I remember sending an SOS text to a friend when my first baby was a few weeks old. What if I go out with the baby and park in a car park, and the spaces are too small for me to get him out in his car seat, I asked her? Or worse, what if we’ve been out and then can’t get back INTO our car because someone’s parked too close to me?
She reassured me that it was unlikely to happen. That I should just park on the end of the row or on the street, or better yet in a roomy parent and child space – assuming they weren’t all taken up by tradesmen on a tea break. (I know, it’s a stereotype but it’s a true one. Check out my local Co-op for evidence.)
My fear seems daft now, looking back. But at the time it was really worrying me as I started to leave the house on my own with my baby in the early days. Other worries were pretty standard, I think, is he too hot or cold, is he feeding, sleeping, pooing, weeing or burping enough, although many revolved around leaving the safety – and privacy – of my house. What if we were out and he started crying and I couldn’t calm him and everyone stared? What if he suddenly needed feeding – where would I go? What if he unleashed a poonami – what would I do?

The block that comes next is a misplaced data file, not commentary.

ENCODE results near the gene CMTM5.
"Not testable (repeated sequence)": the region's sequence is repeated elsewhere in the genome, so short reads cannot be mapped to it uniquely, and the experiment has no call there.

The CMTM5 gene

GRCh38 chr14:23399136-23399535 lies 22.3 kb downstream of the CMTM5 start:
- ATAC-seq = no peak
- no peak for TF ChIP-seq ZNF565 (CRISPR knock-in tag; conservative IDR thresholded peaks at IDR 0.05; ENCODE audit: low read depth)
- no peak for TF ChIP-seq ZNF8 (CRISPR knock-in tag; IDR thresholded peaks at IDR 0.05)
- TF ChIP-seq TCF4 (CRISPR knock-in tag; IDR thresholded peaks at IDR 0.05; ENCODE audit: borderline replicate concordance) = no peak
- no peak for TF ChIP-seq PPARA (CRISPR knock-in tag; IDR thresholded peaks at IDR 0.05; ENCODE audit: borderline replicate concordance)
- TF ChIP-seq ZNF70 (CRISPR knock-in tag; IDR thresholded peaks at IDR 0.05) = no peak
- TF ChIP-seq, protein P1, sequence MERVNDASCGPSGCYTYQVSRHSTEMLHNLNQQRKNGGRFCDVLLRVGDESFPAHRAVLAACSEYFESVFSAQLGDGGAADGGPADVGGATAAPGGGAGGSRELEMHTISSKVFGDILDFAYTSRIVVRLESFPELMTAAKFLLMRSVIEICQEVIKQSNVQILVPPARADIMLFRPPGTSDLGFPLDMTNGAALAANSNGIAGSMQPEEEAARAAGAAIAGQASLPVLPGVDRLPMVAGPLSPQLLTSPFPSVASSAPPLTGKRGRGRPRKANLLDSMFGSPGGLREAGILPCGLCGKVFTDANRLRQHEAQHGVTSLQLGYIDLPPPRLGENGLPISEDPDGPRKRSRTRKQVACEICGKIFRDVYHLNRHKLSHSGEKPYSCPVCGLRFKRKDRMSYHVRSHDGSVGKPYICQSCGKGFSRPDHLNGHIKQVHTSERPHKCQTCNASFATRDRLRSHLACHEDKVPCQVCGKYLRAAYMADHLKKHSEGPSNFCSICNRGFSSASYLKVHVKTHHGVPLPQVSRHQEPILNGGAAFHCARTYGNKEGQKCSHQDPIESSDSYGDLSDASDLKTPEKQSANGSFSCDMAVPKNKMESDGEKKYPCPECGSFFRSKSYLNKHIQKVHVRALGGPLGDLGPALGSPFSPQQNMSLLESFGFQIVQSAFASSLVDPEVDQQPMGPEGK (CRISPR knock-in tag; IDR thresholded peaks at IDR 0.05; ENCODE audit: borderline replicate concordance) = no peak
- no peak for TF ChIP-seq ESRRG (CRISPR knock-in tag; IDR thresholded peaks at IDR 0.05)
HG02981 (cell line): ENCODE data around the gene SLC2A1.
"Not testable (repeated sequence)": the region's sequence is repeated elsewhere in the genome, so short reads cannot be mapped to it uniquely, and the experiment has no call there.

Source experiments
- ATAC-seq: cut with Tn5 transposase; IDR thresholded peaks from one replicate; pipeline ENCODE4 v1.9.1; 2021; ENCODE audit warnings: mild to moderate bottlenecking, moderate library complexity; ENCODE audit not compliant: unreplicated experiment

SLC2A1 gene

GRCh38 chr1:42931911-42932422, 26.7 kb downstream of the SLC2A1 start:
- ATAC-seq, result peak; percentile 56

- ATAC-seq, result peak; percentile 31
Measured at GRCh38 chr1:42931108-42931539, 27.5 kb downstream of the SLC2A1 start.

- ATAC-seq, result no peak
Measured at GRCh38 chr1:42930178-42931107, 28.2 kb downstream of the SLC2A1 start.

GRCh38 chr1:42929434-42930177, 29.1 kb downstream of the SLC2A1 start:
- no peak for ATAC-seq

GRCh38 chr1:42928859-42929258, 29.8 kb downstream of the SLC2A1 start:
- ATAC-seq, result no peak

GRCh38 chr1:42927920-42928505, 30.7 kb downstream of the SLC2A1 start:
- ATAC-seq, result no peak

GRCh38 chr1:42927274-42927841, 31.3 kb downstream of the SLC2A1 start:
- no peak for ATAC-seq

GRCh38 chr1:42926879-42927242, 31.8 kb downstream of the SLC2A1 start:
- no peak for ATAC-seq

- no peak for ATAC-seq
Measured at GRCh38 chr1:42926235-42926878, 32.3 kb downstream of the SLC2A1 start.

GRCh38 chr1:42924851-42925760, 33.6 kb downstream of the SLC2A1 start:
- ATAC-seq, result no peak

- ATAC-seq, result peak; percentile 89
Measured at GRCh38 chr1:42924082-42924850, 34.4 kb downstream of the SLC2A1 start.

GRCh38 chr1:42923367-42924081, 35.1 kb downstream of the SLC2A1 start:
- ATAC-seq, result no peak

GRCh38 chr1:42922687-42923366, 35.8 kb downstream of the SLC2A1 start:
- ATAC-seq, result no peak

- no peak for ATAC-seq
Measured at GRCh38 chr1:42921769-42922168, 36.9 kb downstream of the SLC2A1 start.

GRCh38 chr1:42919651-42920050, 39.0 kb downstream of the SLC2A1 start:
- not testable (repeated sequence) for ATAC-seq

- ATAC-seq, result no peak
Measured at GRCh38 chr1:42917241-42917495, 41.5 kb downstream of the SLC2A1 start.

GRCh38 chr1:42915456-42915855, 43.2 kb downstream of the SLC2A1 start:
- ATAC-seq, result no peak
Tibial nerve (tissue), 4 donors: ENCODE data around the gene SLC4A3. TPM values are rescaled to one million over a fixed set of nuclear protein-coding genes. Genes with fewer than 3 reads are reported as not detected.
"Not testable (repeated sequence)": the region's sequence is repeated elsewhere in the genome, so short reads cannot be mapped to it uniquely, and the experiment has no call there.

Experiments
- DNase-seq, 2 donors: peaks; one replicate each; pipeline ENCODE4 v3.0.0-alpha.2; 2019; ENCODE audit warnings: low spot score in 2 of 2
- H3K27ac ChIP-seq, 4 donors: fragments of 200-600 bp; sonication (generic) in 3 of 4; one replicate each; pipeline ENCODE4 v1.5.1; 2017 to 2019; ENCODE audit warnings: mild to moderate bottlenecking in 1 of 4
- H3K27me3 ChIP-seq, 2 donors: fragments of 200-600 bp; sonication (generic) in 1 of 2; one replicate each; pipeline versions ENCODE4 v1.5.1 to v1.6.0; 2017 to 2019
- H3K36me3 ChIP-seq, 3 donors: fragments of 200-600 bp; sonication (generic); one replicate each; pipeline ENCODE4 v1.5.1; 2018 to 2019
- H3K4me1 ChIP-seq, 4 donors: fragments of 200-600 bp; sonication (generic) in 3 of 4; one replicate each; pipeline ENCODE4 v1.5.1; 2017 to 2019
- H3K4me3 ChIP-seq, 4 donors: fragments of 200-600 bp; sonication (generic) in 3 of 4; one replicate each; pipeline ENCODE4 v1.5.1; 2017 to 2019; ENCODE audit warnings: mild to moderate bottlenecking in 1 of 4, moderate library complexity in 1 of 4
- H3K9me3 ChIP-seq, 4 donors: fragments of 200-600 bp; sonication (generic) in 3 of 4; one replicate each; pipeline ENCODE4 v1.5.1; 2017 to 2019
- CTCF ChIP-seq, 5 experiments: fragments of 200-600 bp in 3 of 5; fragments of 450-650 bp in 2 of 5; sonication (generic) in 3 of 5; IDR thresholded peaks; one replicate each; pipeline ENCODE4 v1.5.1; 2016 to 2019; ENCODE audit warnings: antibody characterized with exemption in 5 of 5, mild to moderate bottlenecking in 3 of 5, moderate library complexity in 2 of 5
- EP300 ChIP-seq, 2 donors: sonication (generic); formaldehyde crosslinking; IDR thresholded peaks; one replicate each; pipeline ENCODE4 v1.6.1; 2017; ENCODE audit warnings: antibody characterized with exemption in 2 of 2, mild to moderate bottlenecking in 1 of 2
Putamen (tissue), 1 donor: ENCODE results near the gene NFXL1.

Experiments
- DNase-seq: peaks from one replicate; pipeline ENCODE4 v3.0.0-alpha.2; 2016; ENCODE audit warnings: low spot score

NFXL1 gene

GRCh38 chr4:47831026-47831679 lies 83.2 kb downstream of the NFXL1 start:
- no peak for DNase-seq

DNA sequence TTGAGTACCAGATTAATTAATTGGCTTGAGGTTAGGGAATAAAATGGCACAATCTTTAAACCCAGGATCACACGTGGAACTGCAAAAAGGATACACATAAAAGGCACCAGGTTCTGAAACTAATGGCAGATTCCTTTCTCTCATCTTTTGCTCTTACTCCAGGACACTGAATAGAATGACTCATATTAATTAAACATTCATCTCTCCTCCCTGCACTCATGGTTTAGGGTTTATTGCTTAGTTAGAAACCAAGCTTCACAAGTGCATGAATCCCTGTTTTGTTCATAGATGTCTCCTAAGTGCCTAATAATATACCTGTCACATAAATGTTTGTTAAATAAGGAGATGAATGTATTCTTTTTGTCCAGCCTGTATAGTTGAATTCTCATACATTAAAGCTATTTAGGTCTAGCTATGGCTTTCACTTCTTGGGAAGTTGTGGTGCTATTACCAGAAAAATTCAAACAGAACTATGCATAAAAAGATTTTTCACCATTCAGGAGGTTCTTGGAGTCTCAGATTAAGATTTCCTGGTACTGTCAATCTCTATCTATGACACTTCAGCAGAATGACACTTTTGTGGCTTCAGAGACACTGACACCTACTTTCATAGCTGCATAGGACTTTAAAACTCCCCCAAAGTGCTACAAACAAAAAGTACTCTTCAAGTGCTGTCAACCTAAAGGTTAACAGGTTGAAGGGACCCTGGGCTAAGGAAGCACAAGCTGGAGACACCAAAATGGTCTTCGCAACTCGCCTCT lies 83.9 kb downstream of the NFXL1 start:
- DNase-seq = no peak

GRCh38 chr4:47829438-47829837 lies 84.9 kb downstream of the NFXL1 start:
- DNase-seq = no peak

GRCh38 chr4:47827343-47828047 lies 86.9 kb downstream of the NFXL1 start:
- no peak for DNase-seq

The worrying is one of the things that people don’t warn you about before you have a baby. I was surprised by the number of different worries my brain could come up with. And I was endlessly googling all sorts of random things (often at 3am) to find out whether my baby – and me – were ‘normal’.
They say if you’re worrying about whether you’re a good mum, you are. Otherwise you wouldn’t care. And that’s true.
I never did get stuck in a car park. And even if I had, I’m certain we would have got out of there at some point, unscathed. Everyone worries. It’s part and parcel of the crazy leap into parenthood. But I wish I could go back in time and tell myself, everything will probably be alright.
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Heather lives in Hertfordshire with her husband and two little blue-eyed boys. In between naps and nursery runs, she works as a freelance writer. In 2015, she had a series of children’s books published, inspired by her experience of adopting ex-battery hens as pets. You can find out more on her website.